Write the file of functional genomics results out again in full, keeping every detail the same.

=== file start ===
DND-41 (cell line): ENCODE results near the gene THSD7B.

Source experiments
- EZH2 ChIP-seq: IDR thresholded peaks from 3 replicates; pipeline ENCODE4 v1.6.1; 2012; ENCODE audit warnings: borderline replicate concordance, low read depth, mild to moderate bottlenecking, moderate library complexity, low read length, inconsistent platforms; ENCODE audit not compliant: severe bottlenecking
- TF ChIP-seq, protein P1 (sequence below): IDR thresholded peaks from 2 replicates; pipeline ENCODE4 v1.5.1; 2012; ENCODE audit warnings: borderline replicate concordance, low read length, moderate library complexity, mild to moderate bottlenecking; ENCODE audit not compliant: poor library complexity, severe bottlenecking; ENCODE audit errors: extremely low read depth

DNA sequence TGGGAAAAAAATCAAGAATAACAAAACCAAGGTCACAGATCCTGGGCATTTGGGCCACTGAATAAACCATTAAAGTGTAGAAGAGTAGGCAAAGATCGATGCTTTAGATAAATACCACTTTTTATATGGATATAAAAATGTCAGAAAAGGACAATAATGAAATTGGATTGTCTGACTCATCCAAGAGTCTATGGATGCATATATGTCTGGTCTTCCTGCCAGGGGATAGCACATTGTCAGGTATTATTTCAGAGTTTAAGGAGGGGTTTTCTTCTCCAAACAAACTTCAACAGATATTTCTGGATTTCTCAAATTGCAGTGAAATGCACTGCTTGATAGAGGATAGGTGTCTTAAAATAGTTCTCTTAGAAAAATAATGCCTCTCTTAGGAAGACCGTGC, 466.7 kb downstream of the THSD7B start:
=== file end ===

DND-41 (cell line): ENCODE results near the gene THSD7B.

Source experiments
- EZH2 ChIP-seq: IDR thresholded peaks from 3 replicates; pipeline ENCODE4 v1.6.1; 2012; ENCODE audit warnings: borderline replicate concordance, low read depth, mild to moderate bottlenecking, moderate library complexity, low read length, inconsistent platforms; ENCODE audit not compliant: severe bottlenecking
- TF ChIP-seq, protein P1 (sequence below): IDR thresholded peaks from 2 replicates; pipeline ENCODE4 v1.5.1; 2012; ENCODE audit warnings: borderline replicate concordance, low read length, moderate library complexity, mild to moderate bottlenecking; ENCODE audit not compliant: poor library complexity, severe bottlenecking; ENCODE audit errors: extremely low read depth

DNA sequence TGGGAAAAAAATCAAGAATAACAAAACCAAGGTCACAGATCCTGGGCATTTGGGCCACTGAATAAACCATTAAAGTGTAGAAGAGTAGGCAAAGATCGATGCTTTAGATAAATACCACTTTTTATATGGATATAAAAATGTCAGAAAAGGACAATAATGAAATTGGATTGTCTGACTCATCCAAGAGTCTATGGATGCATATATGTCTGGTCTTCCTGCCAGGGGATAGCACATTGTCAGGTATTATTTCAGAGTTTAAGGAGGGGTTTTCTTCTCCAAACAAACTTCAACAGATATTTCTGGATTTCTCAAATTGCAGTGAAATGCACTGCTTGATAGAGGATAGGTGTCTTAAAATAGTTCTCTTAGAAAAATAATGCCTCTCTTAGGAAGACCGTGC, 466.7 kb downstream of the THSD7B start: